Seth Rudetsky is all over the airwaves as Satellite Radio host of On Broadway and Seth Speaks and otherwise divides his time as a performer-pianist-composer-writer-and all around best pal to everybody on Broadway. His popular YouTube series Seth Deconstructs dissect the applied techniques and indelible vocal qualities of past and present stars- Bea, Patti, Elaine, Barbra- to mention a few. He is also on the road with a concert series accompanying Broadway stars on piano and chatting them up about their lives in the theater.
Earlier this month, Rudetsky was trucking down Broad St. in Philadelphia, clutching a large coffee and landing in the lobby of the Merriam Theater for his performance in a few hours with six time Tony Award winner Audra McDonald in the first of three concerts he has planned in Philly.
"I've done so many talk shows and music shows, so I combined them. We starting doing those in Provincetown for funsies and it went well and then we started going to different cities, New Orleans, San Francisco, Miami, London and Australia," he said. "Every show is different, but with Audra, I've known her so long, we can be spontaneous. She has so many stories."
Rudetsky jokes they both started out together 25 years ago and she went on to win Tonys and his career was in stasis. Tony or not, when he walked onstage at the Merriam a few hours later, the packed house broke into wild applause when Rudetsky strolled onstage and was only slightly upstaged when McDonald came on in a gorgeous black form fitting gown. Even the Philly crowd was dressy for this one nighter, and a rarity these days in any theater.
"I met Audra when we both started out. She was still studying at Juilliard and I was just out of school and was playing auditions. I was volunteering with this group through LifeBeat, called Hearts and Voices, which I still do, where we bring singers to hospitalized AIDS patients. Audra came in and I asked her if she wanted to sing at a prison AIDS ward and she was immediately on board with it and we just became friends. "
Rudetsky is just as versatile at the keyboard as McDonald is vocally. Seated at a grand piano on stage in this art deco-era theater, he is equally in his element as he is in the rehearsal studio or in the pit in a Broadway show. McDonald possesses a huge stylistic range, and is Broadway opera belty, but mostly she is a singer-actor. She can have a silvery mezzo, a vaulted contralto and a stratospheric soprano finish, whatever the song requires.
A powerhouse on such standards as 'Make Someone Happy' and 'Climb Every Mountain,' but just as lustrous on quieter tunes like "Stars and Moon" by Jason Robert Brown, a dreamy song of regretted love or Stephen Sondheim's 'Moments in the Woods' with Rudetsky playing understated, supple Sondheim.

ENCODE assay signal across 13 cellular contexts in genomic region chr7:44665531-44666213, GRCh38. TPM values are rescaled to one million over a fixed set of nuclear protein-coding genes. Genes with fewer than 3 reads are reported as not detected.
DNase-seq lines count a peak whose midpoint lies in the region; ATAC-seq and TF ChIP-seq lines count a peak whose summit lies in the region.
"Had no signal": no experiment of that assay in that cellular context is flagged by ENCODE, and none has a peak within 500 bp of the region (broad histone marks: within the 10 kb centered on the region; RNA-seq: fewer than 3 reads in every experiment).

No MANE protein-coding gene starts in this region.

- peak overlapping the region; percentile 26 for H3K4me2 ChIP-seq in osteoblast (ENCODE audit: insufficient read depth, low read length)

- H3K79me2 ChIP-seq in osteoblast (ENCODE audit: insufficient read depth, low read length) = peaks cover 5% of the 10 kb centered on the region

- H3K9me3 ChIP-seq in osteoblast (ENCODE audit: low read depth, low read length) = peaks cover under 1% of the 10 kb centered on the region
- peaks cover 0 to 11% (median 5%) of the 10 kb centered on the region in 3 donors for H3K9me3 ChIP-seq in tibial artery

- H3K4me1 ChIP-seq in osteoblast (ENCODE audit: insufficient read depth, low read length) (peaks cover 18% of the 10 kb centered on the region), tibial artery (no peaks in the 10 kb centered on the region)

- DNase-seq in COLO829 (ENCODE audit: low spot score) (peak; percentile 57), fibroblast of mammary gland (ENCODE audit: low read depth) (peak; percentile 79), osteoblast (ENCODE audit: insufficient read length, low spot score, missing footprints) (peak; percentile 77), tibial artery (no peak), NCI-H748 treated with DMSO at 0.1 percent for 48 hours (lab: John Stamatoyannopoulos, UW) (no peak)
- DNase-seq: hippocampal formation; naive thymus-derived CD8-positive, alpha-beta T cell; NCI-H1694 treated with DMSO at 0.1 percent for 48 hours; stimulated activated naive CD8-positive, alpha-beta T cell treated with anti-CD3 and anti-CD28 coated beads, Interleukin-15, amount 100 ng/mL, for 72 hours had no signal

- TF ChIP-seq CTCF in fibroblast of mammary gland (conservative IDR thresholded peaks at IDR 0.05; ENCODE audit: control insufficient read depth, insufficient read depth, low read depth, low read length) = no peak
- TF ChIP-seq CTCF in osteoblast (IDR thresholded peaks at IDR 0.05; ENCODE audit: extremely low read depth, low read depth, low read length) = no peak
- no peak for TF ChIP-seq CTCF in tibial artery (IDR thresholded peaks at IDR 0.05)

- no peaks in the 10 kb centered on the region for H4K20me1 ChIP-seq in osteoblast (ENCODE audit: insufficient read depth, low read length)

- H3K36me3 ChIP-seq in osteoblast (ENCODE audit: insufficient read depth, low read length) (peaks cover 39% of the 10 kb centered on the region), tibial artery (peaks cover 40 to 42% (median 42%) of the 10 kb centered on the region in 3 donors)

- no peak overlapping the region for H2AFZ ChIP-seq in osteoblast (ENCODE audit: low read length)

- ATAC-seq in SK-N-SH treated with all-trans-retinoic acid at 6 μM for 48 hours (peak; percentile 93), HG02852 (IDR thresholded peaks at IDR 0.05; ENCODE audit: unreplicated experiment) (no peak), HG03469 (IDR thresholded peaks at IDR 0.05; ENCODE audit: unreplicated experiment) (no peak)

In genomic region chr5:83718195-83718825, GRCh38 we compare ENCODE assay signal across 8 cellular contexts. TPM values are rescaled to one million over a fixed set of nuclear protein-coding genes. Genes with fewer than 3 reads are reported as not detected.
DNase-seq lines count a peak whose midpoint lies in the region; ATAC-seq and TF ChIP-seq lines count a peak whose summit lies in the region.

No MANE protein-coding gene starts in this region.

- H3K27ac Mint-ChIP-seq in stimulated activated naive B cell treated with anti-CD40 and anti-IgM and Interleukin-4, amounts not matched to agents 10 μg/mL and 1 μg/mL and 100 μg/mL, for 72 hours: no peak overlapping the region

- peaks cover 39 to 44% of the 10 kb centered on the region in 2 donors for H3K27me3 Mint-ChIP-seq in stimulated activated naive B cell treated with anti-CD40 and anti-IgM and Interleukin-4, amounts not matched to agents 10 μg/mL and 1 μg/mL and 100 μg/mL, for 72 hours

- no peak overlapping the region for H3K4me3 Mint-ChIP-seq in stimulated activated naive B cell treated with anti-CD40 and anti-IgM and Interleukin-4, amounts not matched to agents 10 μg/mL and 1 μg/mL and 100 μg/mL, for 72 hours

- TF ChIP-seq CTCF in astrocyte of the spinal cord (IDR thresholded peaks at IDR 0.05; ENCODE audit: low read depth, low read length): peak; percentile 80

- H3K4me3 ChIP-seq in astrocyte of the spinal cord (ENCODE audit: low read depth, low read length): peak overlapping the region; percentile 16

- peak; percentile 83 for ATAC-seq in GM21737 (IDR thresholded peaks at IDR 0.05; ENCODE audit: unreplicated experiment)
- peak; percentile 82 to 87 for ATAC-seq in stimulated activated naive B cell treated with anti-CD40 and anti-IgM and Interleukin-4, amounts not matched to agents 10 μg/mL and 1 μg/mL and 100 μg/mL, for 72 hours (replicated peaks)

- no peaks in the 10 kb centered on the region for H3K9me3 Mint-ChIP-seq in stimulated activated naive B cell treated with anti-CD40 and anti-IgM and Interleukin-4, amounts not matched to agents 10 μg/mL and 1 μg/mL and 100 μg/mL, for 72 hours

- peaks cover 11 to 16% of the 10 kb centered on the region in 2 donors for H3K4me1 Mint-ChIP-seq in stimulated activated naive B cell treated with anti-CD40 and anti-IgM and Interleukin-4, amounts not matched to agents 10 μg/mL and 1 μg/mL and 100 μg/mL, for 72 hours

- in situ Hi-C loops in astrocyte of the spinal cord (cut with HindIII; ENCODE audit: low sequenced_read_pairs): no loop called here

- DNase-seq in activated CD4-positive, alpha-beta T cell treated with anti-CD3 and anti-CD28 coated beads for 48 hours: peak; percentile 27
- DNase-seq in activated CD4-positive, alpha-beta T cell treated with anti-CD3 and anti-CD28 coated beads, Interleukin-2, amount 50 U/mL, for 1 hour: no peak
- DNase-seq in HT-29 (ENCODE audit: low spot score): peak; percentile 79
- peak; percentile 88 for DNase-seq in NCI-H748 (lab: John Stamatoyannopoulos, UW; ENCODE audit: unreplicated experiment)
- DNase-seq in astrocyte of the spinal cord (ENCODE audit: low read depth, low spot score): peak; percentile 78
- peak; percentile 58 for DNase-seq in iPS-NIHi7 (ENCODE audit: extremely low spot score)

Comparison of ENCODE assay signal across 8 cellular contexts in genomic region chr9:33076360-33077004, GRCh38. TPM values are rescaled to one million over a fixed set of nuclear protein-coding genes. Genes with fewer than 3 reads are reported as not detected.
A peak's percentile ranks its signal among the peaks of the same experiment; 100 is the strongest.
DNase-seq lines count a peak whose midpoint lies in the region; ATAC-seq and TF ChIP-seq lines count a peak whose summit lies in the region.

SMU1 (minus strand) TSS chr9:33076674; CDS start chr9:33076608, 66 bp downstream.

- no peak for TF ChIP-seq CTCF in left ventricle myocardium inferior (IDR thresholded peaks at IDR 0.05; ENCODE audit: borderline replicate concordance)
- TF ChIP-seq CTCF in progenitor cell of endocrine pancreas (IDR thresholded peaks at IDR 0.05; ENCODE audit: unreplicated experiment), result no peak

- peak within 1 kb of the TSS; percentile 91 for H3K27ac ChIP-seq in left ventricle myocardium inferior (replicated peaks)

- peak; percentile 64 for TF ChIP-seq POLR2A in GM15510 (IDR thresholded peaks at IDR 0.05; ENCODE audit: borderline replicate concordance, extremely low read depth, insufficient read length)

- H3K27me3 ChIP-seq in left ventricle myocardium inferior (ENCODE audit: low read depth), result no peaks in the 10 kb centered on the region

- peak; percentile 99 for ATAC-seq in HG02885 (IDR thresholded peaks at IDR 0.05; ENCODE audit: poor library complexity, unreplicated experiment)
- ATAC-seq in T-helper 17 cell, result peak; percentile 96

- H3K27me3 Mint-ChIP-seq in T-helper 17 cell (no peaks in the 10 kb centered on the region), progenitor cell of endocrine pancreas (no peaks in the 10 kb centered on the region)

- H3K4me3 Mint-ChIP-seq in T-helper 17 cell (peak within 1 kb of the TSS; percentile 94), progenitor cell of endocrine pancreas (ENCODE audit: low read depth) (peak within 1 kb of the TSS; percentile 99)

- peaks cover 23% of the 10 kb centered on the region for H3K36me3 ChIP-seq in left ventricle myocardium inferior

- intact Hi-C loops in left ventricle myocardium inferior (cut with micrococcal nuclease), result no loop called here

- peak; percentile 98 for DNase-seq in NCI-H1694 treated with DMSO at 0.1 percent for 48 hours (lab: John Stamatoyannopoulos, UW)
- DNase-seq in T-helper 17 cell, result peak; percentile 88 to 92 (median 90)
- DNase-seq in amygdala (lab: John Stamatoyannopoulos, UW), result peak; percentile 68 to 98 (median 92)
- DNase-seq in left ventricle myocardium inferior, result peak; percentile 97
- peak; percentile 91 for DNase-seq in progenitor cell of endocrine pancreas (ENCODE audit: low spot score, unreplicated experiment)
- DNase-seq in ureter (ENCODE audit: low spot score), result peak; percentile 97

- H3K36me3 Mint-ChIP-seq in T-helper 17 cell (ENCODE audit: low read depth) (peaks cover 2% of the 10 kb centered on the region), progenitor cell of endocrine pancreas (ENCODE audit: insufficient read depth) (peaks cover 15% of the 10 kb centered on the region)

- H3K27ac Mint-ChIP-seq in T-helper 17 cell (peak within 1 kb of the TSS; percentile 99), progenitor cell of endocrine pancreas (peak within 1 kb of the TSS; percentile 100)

Most of the selections are standard repertoire in her many concert performances with symphony orchestras. McDonald can sometimes ride the dramatic arc of a song over the top to divadom. With just piano accompaniment, she scales back and it is just as impressive.
In between the numbers, Rudetsky coaxed some great backstage stories from McDonald, many about Broadway royalty. She does a dead on impression of Liza before their segue into performing 'Maybe This Time' from 'Cabaret' Rudetsky giving it a Weimar dive cabaret vamp on the keyboard and Audra making it the beltiest torch song.
Some of the stories didn't have big punch lines, and some of the talk was too casual, but the audience was loving all the backstage lore with McDonald talking about her favorite singers, Lena Horne, Judy Garland, Barbara Cook and Patti Lupone and Bernadette Peters.
McDonald and Cook appeared in concert at Verizon Hall in Philly several years ago. McDonald mentioned that Cook is always cool backstage and she simply 'goes onstage and tells her stories.' McDonald is very much typifies this approach in her vocal technique
Seth prompted Audra to tell the story of her first part onstage as the witch in Hansel and Gretel when she was 10 and discovering her singing voice and insisted on a post show solo, the Bette Midler movie tear-jerker The Rose. She stepped up to the mike to relive the moment, but kept busting up at that embarrassing memory, so Seth kept her on track he guided her in some fine two part harmony. And Seth even got the audience to join in amazingly on key.